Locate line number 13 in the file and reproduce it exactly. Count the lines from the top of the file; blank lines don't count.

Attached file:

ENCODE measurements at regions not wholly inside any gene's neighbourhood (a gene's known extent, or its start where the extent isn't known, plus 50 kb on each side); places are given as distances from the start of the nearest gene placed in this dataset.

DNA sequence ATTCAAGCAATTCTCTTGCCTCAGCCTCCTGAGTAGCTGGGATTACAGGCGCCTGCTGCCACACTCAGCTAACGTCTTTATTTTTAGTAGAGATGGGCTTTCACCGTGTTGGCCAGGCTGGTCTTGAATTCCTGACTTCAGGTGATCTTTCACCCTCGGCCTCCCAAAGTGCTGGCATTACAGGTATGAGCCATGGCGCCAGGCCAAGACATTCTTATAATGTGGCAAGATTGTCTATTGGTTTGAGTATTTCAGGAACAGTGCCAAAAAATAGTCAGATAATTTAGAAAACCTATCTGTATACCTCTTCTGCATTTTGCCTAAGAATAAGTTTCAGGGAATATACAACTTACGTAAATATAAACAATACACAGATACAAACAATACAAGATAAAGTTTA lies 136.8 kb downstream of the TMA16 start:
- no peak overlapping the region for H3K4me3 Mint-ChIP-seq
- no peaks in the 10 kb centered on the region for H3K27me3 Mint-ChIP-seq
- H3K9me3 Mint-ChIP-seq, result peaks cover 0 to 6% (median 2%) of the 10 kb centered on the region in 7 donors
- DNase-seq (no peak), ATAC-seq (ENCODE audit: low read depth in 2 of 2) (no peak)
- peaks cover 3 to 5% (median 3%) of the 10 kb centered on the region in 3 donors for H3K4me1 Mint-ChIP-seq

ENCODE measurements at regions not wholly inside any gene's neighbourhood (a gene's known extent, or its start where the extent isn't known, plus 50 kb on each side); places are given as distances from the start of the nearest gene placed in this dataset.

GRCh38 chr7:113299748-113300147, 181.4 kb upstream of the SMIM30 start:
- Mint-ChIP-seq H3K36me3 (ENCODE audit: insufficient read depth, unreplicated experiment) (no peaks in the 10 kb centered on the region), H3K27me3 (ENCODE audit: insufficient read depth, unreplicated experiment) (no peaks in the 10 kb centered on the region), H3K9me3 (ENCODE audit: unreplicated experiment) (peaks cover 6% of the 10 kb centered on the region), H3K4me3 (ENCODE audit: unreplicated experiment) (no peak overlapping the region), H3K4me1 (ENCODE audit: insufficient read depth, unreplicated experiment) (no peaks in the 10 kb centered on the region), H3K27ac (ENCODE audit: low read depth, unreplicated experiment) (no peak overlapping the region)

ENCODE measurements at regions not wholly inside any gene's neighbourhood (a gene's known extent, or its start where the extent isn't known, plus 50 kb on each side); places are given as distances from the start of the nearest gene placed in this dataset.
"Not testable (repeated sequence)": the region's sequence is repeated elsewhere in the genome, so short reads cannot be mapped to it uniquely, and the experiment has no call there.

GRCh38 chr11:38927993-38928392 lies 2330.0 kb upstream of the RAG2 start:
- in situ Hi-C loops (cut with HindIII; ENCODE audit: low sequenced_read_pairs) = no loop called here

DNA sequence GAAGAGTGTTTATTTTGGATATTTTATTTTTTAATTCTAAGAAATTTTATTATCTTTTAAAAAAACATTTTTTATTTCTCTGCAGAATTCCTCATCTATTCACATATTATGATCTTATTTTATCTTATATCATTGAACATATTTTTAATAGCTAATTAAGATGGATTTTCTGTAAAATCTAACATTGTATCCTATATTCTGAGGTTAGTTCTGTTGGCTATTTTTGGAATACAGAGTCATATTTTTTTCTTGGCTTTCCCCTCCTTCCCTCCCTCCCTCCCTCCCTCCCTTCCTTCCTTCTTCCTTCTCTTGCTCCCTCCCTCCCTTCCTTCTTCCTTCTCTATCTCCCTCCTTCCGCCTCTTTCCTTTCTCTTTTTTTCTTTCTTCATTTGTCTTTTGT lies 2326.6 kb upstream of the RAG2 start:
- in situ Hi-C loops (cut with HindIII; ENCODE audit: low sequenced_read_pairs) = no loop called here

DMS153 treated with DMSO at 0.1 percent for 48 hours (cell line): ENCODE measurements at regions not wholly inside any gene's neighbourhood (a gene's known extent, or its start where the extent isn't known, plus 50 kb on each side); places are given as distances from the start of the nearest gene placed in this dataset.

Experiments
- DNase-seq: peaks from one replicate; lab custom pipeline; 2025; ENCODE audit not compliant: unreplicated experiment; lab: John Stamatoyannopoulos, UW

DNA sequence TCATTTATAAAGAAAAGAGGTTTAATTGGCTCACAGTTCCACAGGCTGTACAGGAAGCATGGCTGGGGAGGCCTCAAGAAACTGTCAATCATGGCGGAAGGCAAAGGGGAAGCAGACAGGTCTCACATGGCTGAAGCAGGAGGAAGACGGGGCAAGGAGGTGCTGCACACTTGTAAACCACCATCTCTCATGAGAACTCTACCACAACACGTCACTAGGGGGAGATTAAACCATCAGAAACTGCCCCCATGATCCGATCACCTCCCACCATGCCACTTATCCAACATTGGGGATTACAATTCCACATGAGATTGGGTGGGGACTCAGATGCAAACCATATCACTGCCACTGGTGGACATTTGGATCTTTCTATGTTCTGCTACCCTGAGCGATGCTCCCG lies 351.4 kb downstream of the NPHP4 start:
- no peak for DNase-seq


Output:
GRCh38 chr11:38927993-38928392 lies 2330.0 kb upstream of the RAG2 start: